In Mazuria, however, Plenipotentiary Jakub Prawin on 24 April 1945 called on Poles of local origin to register for provisional affidavits of membership in the Polish nation.[11] On 26 May 1945 his deputy instructed officials that a lack of documentation of Polish origin, such as a Polish-sounding surname, or an absence of Polish national consciousness, as when applicants declared themselves to be Mazurs, should not prevent certification as members of the Polish nation. Officials could also waive the requirement of a minimal knowledge of Polish in exceptional cases for individuals connected to the Polish nation. Nevertheless, officials were to examine an applicant’s past so as not to protect “foreign elements, enemies of the Polish Nation, or those encumbered with anti-Polish activity.”[12] If approved by a local Polish Nationality Committee, the applicant received a permanent affidavit of Polishness.

Whereas elsewhere the initial directives meant that whoever is not Polish is German, in Mazuria the authorities recognized as Polish all who were not German, requiring little more than a declaration of loyalty. This took into account the region’s unusual character. Mazurs spoke an archaic form of Polish, but unlike most Poles, they were overwhelmingly Protestant. The Nazis classified them as “racial Germans” without a process of individual verification. Indeed, Mazuria was a hotbed of Nazi support. Therefore, Polish activists in Mazuria favored a preemptive collective recognition of Mazurs as Polish citizens instead of individual verification, excluding solely those individuals unquestionably German.[13]

Because of a rigid definition of Polishness as well as the perception of Mazurs as Germans, officials balked at carrying out the directives. On 7 June 1945 Prawin threatened officials with sanctions, admonishing them:

Let the Polish citizen remember that the Kashub, Pomeranian, Warmiak, Mazur—we all, despite these or other religious, political, or social beliefs, are children of one blood of fraternal clans and Polish tribes, and this without regard to whether our closer or more distant compatriots are today conscious of their Polish origin or not. . . . I categorically direct you to register as Poles . . . all individuals identifying themselves as Kashubs, Pomeranians, Warmiaks, Mazurs without demanding of them additional declarations in this regard and to recognize those so registered as Polish citizens.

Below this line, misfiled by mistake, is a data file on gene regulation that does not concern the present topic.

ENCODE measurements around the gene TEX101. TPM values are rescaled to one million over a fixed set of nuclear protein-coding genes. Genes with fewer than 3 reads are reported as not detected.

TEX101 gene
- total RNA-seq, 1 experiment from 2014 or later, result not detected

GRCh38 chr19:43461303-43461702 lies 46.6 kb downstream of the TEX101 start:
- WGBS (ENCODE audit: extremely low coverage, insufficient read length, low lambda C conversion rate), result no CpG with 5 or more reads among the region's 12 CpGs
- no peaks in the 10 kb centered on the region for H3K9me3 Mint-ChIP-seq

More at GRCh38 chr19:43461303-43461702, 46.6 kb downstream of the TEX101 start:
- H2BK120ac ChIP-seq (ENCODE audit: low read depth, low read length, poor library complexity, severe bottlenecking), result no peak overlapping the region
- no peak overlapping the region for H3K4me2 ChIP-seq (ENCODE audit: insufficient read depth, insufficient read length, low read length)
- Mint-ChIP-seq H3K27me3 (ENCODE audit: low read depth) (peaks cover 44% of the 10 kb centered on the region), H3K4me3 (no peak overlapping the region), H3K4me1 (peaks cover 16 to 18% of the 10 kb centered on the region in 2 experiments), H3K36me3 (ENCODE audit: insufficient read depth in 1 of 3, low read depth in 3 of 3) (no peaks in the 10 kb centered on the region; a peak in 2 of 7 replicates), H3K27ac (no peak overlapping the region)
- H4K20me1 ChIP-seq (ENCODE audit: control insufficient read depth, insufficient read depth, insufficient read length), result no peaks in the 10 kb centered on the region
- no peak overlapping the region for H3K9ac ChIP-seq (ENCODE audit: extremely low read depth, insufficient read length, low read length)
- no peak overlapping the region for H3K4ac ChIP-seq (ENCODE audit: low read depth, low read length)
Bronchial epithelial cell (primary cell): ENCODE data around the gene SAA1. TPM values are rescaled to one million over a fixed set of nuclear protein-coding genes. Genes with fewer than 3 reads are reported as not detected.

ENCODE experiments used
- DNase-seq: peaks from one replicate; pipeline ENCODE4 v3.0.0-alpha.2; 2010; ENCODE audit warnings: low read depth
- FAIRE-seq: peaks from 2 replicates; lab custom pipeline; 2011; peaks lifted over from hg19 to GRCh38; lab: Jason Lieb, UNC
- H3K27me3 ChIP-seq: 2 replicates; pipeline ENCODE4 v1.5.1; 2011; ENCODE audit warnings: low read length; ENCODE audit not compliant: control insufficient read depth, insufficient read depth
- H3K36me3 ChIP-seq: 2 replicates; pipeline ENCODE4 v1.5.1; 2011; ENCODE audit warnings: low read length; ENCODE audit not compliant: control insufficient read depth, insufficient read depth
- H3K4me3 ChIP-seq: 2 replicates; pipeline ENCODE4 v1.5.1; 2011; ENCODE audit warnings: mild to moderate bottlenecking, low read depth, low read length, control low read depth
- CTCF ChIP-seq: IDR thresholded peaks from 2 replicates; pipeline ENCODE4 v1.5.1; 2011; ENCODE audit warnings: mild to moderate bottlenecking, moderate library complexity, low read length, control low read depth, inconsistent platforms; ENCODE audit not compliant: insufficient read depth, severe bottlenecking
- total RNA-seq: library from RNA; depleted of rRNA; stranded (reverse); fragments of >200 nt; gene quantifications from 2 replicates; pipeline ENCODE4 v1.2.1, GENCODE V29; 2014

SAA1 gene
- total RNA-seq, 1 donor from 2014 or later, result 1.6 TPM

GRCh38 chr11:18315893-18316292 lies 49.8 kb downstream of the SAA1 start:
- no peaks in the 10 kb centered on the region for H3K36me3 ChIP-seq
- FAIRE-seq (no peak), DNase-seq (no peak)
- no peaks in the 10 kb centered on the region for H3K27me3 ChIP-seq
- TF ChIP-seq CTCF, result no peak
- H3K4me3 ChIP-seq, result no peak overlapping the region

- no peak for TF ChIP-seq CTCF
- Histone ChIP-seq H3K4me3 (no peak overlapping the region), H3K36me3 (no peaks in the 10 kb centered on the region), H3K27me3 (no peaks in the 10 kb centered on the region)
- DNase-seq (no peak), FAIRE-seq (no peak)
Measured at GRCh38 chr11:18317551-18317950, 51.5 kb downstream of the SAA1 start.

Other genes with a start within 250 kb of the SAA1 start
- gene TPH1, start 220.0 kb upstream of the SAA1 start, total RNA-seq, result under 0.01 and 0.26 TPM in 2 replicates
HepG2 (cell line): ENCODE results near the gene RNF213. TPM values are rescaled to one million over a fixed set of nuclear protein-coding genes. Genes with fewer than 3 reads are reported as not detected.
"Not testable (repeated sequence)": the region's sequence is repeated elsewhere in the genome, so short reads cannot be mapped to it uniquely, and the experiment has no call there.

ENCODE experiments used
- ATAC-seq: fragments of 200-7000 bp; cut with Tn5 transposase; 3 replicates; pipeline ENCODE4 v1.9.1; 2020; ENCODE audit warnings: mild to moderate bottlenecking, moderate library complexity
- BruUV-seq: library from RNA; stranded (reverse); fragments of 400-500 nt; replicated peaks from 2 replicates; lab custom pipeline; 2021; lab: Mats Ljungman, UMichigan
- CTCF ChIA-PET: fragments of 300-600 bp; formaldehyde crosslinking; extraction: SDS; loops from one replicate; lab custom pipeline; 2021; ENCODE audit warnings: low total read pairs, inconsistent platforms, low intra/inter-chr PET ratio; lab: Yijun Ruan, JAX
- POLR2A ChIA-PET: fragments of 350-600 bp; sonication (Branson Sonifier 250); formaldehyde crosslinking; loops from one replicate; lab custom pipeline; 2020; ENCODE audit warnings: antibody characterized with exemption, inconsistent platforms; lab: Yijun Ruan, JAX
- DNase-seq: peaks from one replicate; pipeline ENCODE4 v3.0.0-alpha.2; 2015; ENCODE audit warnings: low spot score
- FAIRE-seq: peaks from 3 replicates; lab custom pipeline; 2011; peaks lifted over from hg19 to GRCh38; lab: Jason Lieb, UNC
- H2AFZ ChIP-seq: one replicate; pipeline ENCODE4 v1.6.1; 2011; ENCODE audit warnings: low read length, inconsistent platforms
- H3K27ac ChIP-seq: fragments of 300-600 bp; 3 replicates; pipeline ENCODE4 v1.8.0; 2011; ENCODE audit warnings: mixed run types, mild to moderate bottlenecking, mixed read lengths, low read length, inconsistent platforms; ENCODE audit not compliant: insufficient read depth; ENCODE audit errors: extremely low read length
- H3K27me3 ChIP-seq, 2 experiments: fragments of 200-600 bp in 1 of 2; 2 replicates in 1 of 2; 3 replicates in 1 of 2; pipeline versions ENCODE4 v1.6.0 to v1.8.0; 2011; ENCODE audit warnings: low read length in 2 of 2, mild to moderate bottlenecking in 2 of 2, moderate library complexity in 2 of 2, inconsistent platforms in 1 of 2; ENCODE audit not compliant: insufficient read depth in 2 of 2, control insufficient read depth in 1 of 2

Revocation of citizenship could only occur after its bestowal: if “it is proven in an administrative and legal way that someone himself consciously of his own criminal instinct acted against Poles and Poland, then of course the Polish citizenship granted him will be withdrawn.”[14]­­­­­­­­­­­­­­­­­­­­

On 20 June 1945 the Minister of Public Administration, who had jurisdiction over the Recovered Lands, addressed the issue of nationality verification, authorizing governors and plenipotentiaries to issue provisional three-month affidavits of citizenship pending verification to those who inhabited the territory before the war and “belong to the Polish nationality” following a declaration of loyalty. But he did not define the criteria for membership in the Polish nation, except for specifically excluding former members of the Nazi party and “fascist-Nazi criminals.” On 23 June 1945 the director of the Legal Department of the provisional parliament, argued that the criteria should be left to administrative and public security organs, which had the necessary information to separate Poles from Germans, and any regulation should await the peace treaty between Germany and the Allied powers.[15]

Obstacles to Differentiating Germans from Poles

Initially, Governor Zawadzki advocated recognizing only those who “unquestionably belong to the Polish nationality.” By October 1945 he admitted, “No paragraphs and no directives clearly reveal who should be regarded as a Pole and who as a German—in such cases the Polish conscience must decide.”[16] But the officials responsible for verification came mostly from prewar Poland and had no knowledge of conditions under German rule. Furthermore, their competence and integrity frequently declined the lower one went down the administrative hierarchy. Many simply regarded the autochthons as Germans and often targeted for expulsion those with homes and farms that officials could confiscate for themselves or others from prewar Poland. As a result, the mass expulsion from the Recovered Lands that reached its apogee in 1946 included many who qualified for Polish citizenship.